Let's rewind to last week when conservative radio host and GOP mouthpiece Rush Limbaugh used his platform to call third-year law student Sandra Fluke a "slut" and a "prostitute," as well as suggesting she could do the taxpayers a favor by posting videos of her having sex on line so "we can all watch." Rush, ew, seriously, that is so gross.
Ms. Fluke is co-president of Georgetown University's chapter of Law Students for Reproductive Justice, so one could say this is her area of expertise. Ms. Fluke has lobbied for Georgetown to include the cost of contraceptives as part of the university's health insurance for students, and according to the Washington Post, she caught the "eye of staff members working for Democrats on the House Oversight and Government Reform Committee, who asked her to testify at a hearing on Feb. 16."
However, Darrell Issa (R-Calif.) the committee chair refused to approve her as a witness. Outraged Democrats then arranged for Sandra to speak at a forum last week. It was this testimony which sparked the firestorm of outrage from Rush Limbaugh.
During her testimony, Ms. Fluke recounted how one student was forced to spend over $1000 a year on contraceptives, and how another married student had stopped taking her oral contraceptives due to high costs. At no point however, did Fluke discuss her own sexual history, contraceptive expenditures, or how she spent her free time. But that didn't stop Rush from passing moral judgments on someone he knows nothing about.
The initial backlash against Rush's terminology directed at Ms. Fluke was swift and fierce, and several of his show's advertisers have pulled their ads, but sadly the damage to Ms. Fluke had already been done. Limbaugh managed to turn a debate about who should absorb the cost of contraceptives into a statement on morality. How Rush was able to draw a line between Fluke's student advocacy to his decision she must be a slut is beyond my comprehension.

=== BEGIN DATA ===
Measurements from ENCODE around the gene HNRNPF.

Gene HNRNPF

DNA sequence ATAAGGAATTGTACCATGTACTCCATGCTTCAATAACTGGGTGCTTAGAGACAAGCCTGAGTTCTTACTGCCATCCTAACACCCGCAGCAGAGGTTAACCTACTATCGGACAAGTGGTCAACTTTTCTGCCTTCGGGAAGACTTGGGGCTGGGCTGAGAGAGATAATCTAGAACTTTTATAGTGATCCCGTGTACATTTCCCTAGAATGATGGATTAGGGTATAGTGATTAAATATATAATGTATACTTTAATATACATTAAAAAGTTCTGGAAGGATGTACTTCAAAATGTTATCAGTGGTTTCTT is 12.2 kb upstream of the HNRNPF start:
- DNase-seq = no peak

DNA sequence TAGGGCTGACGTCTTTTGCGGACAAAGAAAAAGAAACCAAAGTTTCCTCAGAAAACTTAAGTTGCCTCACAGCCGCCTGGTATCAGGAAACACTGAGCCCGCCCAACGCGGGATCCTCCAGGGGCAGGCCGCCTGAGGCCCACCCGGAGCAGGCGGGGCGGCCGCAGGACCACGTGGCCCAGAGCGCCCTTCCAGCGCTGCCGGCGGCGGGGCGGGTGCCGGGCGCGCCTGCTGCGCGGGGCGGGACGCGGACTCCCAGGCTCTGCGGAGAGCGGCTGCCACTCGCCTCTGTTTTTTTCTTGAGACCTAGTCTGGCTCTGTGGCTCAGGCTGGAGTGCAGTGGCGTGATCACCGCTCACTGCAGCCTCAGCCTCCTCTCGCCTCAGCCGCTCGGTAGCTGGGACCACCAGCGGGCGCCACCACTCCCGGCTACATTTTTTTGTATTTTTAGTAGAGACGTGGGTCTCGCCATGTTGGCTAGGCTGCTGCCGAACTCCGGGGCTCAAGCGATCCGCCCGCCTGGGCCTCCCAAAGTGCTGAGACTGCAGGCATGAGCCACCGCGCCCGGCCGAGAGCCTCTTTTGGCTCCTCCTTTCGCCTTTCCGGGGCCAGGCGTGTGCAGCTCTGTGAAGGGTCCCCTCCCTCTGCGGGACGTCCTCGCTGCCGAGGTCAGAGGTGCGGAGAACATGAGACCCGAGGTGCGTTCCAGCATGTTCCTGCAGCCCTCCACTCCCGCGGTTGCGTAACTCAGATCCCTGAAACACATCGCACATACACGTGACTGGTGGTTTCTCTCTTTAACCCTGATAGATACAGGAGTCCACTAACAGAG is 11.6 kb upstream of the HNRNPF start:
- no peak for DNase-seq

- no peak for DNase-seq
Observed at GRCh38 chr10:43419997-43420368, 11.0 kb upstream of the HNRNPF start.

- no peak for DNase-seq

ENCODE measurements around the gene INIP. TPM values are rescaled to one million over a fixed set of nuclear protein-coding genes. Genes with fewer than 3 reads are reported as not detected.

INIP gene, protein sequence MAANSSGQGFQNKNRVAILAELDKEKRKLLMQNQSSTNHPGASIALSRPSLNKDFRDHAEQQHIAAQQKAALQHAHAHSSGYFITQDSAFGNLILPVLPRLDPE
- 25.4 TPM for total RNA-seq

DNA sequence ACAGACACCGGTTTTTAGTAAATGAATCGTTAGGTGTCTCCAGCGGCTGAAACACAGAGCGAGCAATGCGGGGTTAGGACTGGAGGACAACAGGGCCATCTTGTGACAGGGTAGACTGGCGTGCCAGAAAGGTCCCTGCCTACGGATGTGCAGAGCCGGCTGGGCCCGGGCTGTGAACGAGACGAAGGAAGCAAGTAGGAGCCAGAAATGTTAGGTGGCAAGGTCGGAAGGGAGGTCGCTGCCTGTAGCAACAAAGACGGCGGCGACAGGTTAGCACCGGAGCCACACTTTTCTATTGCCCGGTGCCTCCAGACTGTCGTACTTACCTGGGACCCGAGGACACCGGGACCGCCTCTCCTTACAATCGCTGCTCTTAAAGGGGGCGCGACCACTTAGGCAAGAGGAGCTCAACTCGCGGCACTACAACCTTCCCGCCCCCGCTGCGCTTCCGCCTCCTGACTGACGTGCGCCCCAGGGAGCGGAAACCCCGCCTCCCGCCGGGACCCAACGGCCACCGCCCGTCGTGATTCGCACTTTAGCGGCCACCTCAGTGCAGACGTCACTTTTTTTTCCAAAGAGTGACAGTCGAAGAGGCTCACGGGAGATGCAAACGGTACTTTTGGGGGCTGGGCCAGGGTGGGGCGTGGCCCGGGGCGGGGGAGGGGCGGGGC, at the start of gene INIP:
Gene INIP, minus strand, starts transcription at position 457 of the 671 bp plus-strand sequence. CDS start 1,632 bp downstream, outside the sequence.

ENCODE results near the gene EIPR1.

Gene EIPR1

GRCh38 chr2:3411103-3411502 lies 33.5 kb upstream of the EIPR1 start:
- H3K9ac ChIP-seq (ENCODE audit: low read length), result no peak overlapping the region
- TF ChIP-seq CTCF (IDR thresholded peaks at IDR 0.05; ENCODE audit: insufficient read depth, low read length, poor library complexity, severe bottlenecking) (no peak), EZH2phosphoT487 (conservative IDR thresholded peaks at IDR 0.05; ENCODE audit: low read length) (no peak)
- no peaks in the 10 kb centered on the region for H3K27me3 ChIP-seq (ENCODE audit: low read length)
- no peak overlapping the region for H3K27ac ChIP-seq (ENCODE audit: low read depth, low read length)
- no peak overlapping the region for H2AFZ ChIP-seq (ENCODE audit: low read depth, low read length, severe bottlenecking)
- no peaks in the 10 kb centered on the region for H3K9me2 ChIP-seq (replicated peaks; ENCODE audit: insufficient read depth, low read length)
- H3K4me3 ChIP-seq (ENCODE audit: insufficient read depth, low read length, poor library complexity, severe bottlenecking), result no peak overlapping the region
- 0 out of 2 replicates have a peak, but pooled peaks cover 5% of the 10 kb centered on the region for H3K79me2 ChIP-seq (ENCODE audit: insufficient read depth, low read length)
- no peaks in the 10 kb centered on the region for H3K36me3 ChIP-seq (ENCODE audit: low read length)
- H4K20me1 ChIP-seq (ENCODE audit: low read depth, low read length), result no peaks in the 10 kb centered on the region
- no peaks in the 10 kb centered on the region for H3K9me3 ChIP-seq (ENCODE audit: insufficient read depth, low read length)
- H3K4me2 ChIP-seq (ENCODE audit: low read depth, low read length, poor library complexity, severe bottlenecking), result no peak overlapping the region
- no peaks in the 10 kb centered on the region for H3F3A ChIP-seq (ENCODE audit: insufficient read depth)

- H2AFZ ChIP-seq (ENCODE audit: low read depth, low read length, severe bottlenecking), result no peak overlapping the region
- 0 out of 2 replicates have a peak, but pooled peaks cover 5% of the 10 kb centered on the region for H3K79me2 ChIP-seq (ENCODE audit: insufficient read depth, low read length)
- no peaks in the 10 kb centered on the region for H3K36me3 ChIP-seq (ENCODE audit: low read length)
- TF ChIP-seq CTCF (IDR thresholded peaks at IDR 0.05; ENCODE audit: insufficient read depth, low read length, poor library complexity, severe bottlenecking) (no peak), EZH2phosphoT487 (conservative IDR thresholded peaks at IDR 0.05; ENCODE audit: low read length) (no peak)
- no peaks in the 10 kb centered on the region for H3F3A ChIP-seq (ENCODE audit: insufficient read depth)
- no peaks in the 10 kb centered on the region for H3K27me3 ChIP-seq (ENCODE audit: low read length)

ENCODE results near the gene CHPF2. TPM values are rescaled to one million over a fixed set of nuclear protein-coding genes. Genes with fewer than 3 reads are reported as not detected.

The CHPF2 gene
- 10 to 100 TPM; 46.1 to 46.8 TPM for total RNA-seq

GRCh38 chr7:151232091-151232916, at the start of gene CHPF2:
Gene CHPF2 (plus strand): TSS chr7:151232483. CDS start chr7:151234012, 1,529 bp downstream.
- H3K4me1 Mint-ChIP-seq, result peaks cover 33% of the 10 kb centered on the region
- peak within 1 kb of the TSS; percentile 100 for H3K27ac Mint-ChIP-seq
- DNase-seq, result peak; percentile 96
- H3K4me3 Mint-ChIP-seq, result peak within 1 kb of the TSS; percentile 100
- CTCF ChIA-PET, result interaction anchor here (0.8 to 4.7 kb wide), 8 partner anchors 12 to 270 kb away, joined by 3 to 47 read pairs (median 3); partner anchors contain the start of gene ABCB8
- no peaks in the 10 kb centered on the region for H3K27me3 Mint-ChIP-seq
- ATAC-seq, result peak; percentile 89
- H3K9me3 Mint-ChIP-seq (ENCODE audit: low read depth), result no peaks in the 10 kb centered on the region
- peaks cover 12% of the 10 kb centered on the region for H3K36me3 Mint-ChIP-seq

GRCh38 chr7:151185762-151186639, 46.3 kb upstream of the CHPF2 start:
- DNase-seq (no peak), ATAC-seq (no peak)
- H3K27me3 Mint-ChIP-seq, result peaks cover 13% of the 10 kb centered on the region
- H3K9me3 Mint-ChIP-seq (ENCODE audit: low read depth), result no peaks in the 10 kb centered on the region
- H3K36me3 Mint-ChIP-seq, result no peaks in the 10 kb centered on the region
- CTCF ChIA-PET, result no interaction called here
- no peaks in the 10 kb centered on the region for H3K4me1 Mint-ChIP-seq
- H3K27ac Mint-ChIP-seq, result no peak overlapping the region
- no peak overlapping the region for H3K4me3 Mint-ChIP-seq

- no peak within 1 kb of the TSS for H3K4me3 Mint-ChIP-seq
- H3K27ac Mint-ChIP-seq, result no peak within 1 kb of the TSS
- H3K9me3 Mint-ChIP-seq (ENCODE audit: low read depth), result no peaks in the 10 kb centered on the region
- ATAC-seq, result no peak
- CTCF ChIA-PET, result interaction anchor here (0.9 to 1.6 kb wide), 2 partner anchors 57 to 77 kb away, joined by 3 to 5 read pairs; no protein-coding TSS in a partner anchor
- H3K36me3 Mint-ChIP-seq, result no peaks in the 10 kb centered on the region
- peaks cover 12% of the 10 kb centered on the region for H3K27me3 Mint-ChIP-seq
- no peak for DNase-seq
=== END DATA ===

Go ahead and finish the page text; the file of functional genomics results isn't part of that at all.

It seems Limbaugh's statements about Ms. Fluke reveals way more about his view of women than anything else. Clearly Rush sex active women are sluts. I wonder if this includes his mother and his various wives and exes in there?
I won't get into the merits of a whether a private Catholic university should be footing the bill for contraceptives under their student health plan, but I do have a serious issue with a national radio show host using his platform to label an innocent woman a "slut" and a "prostitute."
Rush did finally apologize, but only after he saw how the backlash might affect his bottom line. He even apologized again during his radio show today, but as many pundits (on both sides of the aisle) have pointed out, it's too little, too late.
This whole controversy leaves me utterly confused. Why would right-wing conservatives, who are typically pro-life/anti-abortion, be against contraceptives, even if the cost is being supplemented by the government or private organizations? Wouldn't the use of contraceptives reduce the number of unwanted pregnancies, and thus reduce the number of abortions? Wouldn't this also reduce the number of children born out of wedlock, as well as single mothers and children living on welfare? Wouldn't providing low cost and effective birth control to women who otherwise can't afford directly impact many of the negative side effects which come from unwanted pregnancies? How is this a bad thing.
Reality check: people are going to have sex regardless of their access to affordable birth control.
If ever there was a group whose ideology could benefit most from the broad use of contraceptives, it's the religious right. It seems to me Rush and his ilk are more interested in passing ill-informed moral judgments than actually do something that might benefit the country as a whole.